Breaking the Income Annuity Liquidity Myth
Why clients need not fear tying up their money
Here are some case study facts:
Husband and wife, ages 65 and 64, respectively
Non-qualified assets available = $250,000
Income need = $10,000 annually
Option No. 1: Annuitize a portion using a joint lifetime option, and invest the rest at 4 percent
Option No. 2: Invest in 25-year corporate bonds with a coupon rate of 4 percent
In the case of Option No.1, the joint lifetime income annuity with a deposit of $156,796 provides the $10,000 annual income payment need with a 63.7 percent tax exclusion ratio. The exclusion ratio means that only 36.3 percent of each income payment is taxable, while 68.7 percent of the payment represents a pro-rata return of the principal basis. In effect, this may provide a higher net income stream based on the client’s tax situation.
Note that once the taxable portion of the income payments received exceeds the original premium basis, the income payments may become fully taxable. After funding the income annuity, they could invest the remaining $93,204 for growth without needing to produce income. In this case, we assume the purchase of corporate bonds with a 4 percent coupon rate. Splitting the assets in this way provides a significant amount of liquidity without having any effect on the income stream that the income annuity provides.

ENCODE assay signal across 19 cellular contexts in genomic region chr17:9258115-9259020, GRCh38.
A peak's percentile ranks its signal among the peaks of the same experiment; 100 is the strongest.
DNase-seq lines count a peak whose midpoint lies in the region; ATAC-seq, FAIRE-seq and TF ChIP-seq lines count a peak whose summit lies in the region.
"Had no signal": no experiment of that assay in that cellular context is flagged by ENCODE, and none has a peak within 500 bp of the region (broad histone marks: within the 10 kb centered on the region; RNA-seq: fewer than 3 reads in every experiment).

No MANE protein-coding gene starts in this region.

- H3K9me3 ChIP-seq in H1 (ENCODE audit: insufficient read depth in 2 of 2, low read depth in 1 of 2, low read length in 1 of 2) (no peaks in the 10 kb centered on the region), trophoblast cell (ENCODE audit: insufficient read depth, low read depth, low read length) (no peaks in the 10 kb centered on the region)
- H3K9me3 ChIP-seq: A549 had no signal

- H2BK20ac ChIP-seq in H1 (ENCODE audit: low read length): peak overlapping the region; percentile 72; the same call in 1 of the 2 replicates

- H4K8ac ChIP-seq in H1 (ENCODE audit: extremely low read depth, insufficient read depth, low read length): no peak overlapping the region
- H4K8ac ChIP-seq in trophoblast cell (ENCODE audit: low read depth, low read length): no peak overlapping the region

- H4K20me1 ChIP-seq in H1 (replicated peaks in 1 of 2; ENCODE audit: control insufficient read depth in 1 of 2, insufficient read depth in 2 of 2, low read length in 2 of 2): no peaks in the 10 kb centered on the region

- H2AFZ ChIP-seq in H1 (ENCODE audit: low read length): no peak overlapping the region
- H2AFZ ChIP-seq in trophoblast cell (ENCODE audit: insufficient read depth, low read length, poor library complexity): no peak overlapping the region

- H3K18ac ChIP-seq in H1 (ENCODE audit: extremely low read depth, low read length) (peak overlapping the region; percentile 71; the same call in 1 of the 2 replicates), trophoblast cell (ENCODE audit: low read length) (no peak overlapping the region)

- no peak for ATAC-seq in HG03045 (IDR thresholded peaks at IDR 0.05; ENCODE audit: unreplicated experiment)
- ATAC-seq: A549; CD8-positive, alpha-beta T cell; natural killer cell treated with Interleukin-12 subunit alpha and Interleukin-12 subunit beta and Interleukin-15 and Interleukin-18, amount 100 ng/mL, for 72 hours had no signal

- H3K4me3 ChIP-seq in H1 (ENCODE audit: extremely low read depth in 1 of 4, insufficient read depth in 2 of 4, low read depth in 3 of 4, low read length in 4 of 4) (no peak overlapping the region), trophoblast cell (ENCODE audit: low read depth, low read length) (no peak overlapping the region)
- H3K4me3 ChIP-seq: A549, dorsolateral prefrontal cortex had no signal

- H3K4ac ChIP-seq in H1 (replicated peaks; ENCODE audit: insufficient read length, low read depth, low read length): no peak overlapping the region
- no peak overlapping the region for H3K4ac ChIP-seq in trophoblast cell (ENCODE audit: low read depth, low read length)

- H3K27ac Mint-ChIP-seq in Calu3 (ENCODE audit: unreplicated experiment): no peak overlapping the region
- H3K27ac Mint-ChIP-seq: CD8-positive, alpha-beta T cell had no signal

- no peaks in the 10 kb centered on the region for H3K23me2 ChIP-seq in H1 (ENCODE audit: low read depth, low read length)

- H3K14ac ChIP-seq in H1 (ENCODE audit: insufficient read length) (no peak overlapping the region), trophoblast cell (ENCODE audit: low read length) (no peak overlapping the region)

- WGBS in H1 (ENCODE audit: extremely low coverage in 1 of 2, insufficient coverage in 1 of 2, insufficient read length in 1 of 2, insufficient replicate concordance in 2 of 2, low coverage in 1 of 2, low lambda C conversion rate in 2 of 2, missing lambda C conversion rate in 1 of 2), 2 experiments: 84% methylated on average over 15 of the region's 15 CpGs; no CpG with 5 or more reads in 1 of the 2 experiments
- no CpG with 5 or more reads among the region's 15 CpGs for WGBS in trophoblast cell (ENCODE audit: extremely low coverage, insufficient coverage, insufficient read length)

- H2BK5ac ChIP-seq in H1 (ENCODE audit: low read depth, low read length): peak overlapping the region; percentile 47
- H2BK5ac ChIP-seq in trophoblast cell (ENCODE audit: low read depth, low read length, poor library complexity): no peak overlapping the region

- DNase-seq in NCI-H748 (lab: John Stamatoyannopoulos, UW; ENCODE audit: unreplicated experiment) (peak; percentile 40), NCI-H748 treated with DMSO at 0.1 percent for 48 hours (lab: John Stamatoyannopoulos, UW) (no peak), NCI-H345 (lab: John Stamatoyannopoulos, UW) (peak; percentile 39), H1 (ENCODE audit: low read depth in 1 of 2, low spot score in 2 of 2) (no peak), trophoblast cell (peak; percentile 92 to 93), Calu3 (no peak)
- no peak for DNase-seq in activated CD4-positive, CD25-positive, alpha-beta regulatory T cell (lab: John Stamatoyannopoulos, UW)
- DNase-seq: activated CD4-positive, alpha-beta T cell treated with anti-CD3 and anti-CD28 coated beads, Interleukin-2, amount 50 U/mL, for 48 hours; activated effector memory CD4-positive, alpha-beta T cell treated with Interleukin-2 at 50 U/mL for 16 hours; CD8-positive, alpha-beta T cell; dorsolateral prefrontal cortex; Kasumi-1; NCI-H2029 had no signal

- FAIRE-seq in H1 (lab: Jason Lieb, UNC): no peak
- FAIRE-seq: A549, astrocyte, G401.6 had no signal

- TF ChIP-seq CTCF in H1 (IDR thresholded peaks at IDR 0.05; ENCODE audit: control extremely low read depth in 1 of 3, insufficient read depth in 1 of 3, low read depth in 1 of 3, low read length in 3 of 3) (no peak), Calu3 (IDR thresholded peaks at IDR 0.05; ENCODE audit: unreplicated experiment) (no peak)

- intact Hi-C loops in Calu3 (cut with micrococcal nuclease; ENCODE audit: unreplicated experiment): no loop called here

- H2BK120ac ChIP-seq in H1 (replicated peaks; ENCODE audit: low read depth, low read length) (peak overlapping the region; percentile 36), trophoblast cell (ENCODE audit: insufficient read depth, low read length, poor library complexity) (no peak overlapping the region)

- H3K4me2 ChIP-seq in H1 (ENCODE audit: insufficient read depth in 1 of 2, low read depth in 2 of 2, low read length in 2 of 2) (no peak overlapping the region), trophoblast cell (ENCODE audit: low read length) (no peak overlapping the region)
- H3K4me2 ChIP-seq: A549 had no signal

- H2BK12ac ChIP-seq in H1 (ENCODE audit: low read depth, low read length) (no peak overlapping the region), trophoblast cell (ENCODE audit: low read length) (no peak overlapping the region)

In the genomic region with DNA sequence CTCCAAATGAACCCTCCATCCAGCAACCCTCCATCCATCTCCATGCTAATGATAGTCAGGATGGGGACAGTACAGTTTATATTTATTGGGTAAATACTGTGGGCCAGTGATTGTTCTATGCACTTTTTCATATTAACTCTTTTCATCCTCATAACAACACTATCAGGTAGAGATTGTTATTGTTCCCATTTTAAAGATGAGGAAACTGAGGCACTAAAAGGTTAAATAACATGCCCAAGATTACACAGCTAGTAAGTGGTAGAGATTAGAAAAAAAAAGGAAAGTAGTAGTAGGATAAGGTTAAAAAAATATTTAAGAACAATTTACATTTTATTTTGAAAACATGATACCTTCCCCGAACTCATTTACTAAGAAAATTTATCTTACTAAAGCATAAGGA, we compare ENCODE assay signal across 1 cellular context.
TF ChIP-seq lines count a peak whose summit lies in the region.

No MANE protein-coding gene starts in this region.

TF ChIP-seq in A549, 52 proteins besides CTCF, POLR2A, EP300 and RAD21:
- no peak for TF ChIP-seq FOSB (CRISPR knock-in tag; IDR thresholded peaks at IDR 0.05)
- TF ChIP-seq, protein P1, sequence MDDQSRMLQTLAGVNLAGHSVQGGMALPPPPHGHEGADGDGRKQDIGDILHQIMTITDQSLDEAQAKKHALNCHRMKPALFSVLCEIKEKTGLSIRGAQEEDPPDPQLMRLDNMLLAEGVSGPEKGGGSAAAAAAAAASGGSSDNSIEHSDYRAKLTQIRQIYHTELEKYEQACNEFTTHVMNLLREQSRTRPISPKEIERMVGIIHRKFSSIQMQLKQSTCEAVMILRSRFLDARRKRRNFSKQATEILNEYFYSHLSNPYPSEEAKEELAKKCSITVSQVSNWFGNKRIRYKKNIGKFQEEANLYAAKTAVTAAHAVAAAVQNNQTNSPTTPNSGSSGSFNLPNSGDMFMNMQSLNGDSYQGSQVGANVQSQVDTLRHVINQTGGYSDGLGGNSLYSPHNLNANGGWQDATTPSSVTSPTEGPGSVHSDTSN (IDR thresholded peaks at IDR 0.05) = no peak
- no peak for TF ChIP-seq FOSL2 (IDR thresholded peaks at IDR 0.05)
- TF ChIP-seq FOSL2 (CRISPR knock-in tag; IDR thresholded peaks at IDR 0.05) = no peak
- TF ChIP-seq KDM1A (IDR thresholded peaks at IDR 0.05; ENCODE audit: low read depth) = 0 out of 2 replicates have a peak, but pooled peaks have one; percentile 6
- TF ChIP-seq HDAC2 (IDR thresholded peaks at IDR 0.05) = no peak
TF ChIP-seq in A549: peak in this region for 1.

If the client survives longer than 25 years, the accumulation of the growth portion continues to grow without consuming any additional investment resources to generate the target income. This allows the growth assets to potentially grow beyond the original investment of $250,000. This option also gives the client an opportunity to invest the growth portion in something that may generate a more than 4 percent rate of return without fear that volatility will create undue risk. This will also allow for discretionary income beyond the target income to help keep pace with inflation.
In the case of Option No. 2, the client holds the entire $250,000 hostage to income needs. Though the client could technically liquidate the proposed bond prior to maturity, it may cause a potential discount sale, all while affecting future income on a pro-rational basis. This could risk a loss of principal and reduce future income. Finally, since the client is depending on 100 percent earnings for their income, taxes may diminish their income. Assuming a 25 percent tax bracket, the bonds portfolio would have to achieve a 5 percent or greater coupon rate to match the net income of the option shown in Option No.1.
As an aside, funding an additional $3,000 into the income annuity would provide a joint lifetime income with a 20-year period certain while providing the same
$10,000 annual income. With one specific carrier, the contract offers a living commuted-value rider that allows liquidity from a portion of the undistributed premium based on a discount formula stated in the contract. Though this option would be discounted from the portion withdrawn, it does provide an option for unseen events.
This can be referred to as “annuitize part and invest the rest,” and it may be help retain liquidity while eliminating their fear of outliving assets.
Curtis V. Cloke is a financial advisor and agent for Two Rivers Insurance in Burlington, IA